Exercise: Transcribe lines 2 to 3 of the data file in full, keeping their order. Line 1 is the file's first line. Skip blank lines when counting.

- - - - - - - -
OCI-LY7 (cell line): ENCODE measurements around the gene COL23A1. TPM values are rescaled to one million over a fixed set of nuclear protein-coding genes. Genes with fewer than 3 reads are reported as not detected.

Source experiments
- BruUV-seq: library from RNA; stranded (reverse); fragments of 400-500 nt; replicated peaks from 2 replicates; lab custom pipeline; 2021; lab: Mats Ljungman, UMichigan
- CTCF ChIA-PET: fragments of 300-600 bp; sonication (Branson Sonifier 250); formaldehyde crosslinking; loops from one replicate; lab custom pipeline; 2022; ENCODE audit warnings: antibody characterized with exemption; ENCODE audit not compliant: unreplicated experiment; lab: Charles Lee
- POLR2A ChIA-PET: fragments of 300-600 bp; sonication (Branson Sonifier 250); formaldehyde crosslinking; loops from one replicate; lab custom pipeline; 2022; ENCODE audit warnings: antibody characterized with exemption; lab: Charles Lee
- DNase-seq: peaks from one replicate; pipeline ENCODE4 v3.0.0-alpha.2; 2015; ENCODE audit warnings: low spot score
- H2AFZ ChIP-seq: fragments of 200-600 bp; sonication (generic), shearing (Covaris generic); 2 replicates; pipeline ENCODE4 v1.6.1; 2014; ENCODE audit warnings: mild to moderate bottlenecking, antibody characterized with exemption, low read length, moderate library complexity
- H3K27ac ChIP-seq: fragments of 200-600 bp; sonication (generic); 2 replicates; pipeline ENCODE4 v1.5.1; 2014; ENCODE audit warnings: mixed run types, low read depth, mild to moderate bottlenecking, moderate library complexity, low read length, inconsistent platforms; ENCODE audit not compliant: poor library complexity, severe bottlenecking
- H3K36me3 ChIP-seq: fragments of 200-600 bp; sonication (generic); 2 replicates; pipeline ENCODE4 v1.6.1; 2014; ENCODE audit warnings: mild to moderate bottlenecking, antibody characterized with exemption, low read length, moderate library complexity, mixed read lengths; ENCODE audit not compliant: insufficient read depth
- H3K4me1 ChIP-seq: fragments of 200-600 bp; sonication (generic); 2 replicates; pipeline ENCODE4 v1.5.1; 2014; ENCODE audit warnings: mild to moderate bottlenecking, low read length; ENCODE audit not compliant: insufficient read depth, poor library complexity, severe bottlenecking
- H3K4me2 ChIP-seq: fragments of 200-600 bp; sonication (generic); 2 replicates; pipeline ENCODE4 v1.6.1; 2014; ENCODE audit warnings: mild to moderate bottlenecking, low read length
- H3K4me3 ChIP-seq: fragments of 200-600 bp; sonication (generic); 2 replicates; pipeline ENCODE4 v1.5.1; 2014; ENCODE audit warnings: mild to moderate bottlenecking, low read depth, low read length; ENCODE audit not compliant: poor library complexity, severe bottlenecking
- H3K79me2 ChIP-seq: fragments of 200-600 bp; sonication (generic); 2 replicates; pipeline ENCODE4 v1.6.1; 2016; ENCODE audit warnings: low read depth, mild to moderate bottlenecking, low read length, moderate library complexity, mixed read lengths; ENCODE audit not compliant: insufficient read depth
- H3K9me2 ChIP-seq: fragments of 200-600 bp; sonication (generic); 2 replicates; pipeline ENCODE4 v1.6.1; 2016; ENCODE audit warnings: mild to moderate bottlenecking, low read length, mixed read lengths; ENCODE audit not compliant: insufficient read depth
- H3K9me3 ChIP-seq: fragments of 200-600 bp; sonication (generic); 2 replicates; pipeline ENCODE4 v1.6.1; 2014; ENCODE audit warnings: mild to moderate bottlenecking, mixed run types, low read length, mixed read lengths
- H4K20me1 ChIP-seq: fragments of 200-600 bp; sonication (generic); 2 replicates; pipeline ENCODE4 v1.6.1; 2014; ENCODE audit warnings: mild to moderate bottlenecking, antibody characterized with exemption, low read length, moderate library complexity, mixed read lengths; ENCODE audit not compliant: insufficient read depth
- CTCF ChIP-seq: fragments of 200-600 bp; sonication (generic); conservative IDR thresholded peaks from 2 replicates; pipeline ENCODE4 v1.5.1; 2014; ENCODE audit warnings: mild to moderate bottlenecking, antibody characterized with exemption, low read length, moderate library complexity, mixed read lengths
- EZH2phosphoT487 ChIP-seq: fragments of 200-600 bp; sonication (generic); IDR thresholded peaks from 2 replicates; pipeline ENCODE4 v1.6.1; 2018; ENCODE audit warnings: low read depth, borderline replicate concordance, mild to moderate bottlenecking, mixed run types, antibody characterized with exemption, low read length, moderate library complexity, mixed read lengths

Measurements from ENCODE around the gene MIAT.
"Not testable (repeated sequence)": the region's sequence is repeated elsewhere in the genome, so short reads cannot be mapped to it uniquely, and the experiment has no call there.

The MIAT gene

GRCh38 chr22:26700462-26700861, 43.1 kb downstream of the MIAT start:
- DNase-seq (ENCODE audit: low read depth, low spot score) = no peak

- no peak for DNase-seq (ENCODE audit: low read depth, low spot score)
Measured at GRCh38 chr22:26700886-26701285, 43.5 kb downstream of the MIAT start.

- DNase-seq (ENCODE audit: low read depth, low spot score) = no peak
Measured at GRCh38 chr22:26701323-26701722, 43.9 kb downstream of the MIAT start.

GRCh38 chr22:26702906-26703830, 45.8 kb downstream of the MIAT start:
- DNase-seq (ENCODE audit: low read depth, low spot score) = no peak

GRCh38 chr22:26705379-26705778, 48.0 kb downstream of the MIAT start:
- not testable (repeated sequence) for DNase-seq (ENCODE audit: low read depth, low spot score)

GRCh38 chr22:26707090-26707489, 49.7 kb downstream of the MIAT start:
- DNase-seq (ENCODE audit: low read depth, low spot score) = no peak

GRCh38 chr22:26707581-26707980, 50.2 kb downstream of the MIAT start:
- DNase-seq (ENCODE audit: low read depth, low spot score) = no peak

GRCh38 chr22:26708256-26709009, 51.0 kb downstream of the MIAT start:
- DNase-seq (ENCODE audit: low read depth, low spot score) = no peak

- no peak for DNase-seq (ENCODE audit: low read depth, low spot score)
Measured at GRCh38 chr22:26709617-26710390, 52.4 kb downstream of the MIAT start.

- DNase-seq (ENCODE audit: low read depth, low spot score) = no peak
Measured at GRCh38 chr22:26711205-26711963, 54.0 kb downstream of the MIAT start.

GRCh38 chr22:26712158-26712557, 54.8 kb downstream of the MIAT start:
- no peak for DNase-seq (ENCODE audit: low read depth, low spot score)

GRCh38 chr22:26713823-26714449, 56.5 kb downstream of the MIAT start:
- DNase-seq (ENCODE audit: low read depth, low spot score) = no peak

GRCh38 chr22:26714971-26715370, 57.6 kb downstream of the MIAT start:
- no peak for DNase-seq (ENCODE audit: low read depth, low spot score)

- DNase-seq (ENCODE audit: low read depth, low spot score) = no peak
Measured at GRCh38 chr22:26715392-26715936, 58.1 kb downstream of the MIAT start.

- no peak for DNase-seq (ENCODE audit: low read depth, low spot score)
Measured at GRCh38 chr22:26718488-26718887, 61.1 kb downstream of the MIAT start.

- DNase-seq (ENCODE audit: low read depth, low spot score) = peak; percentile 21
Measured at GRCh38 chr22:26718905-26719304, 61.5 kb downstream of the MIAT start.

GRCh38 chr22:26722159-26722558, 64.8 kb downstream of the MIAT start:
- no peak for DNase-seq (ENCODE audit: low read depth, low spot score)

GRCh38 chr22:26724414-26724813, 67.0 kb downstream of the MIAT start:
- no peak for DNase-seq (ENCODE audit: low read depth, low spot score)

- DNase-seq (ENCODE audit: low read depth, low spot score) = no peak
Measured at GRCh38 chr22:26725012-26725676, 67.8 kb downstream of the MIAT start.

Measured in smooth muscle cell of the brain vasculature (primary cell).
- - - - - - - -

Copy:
Source experiments
- BruUV-seq: library from RNA; stranded (reverse); fragments of 400-500 nt; replicated peaks from 2 replicates; lab custom pipeline; 2021; lab: Mats Ljungman, UMichigan